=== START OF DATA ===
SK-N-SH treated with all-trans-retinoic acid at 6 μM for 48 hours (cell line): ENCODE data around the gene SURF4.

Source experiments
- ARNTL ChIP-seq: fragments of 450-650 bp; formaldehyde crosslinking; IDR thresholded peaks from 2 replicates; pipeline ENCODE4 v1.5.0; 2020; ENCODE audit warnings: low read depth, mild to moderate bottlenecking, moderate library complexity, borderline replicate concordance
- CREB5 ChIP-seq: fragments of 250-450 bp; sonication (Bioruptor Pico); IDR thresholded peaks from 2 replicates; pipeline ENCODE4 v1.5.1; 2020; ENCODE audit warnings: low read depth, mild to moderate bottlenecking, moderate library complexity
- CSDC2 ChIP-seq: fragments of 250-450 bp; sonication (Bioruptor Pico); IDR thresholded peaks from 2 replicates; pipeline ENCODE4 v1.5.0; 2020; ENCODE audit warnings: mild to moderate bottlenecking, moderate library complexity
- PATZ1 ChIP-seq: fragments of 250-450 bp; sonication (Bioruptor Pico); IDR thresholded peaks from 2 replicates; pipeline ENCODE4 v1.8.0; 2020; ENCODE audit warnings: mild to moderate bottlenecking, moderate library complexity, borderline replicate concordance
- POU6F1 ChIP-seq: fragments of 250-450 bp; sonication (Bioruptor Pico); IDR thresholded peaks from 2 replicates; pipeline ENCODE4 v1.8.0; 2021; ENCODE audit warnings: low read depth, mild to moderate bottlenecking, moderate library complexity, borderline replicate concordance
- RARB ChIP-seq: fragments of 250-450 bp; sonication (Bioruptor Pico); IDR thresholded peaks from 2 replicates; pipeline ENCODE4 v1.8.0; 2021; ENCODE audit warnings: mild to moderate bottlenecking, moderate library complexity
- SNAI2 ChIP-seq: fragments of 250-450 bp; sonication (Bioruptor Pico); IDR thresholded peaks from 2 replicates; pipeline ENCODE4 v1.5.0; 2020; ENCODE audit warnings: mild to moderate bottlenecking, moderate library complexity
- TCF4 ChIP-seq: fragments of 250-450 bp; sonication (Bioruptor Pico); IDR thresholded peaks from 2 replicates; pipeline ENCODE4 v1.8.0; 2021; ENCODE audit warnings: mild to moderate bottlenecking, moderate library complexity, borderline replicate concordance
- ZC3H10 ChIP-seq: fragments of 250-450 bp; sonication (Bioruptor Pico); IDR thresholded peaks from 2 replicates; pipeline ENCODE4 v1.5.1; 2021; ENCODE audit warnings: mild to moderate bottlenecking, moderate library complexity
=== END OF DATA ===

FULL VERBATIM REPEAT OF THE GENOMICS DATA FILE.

SK-N-SH treated with all-trans-retinoic acid at 6 μM for 48 hours (cell line): ENCODE data around the gene SURF4.

Source experiments
- ARNTL ChIP-seq: fragments of 450-650 bp; formaldehyde crosslinking; IDR thresholded peaks from 2 replicates; pipeline ENCODE4 v1.5.0; 2020; ENCODE audit warnings: low read depth, mild to moderate bottlenecking, moderate library complexity, borderline replicate concordance
- CREB5 ChIP-seq: fragments of 250-450 bp; sonication (Bioruptor Pico); IDR thresholded peaks from 2 replicates; pipeline ENCODE4 v1.5.1; 2020; ENCODE audit warnings: low read depth, mild to moderate bottlenecking, moderate library complexity
- CSDC2 ChIP-seq: fragments of 250-450 bp; sonication (Bioruptor Pico); IDR thresholded peaks from 2 replicates; pipeline ENCODE4 v1.5.0; 2020; ENCODE audit warnings: mild to moderate bottlenecking, moderate library complexity
- PATZ1 ChIP-seq: fragments of 250-450 bp; sonication (Bioruptor Pico); IDR thresholded peaks from 2 replicates; pipeline ENCODE4 v1.8.0; 2020; ENCODE audit warnings: mild to moderate bottlenecking, moderate library complexity, borderline replicate concordance
- POU6F1 ChIP-seq: fragments of 250-450 bp; sonication (Bioruptor Pico); IDR thresholded peaks from 2 replicates; pipeline ENCODE4 v1.8.0; 2021; ENCODE audit warnings: low read depth, mild to moderate bottlenecking, moderate library complexity, borderline replicate concordance
- RARB ChIP-seq: fragments of 250-450 bp; sonication (Bioruptor Pico); IDR thresholded peaks from 2 replicates; pipeline ENCODE4 v1.8.0; 2021; ENCODE audit warnings: mild to moderate bottlenecking, moderate library complexity
- SNAI2 ChIP-seq: fragments of 250-450 bp; sonication (Bioruptor Pico); IDR thresholded peaks from 2 replicates; pipeline ENCODE4 v1.5.0; 2020; ENCODE audit warnings: mild to moderate bottlenecking, moderate library complexity
- TCF4 ChIP-seq: fragments of 250-450 bp; sonication (Bioruptor Pico); IDR thresholded peaks from 2 replicates; pipeline ENCODE4 v1.8.0; 2021; ENCODE audit warnings: mild to moderate bottlenecking, moderate library complexity, borderline replicate concordance
- ZC3H10 ChIP-seq: fragments of 250-450 bp; sonication (Bioruptor Pico); IDR thresholded peaks from 2 replicates; pipeline ENCODE4 v1.5.1; 2021; ENCODE audit warnings: mild to moderate bottlenecking, moderate library complexity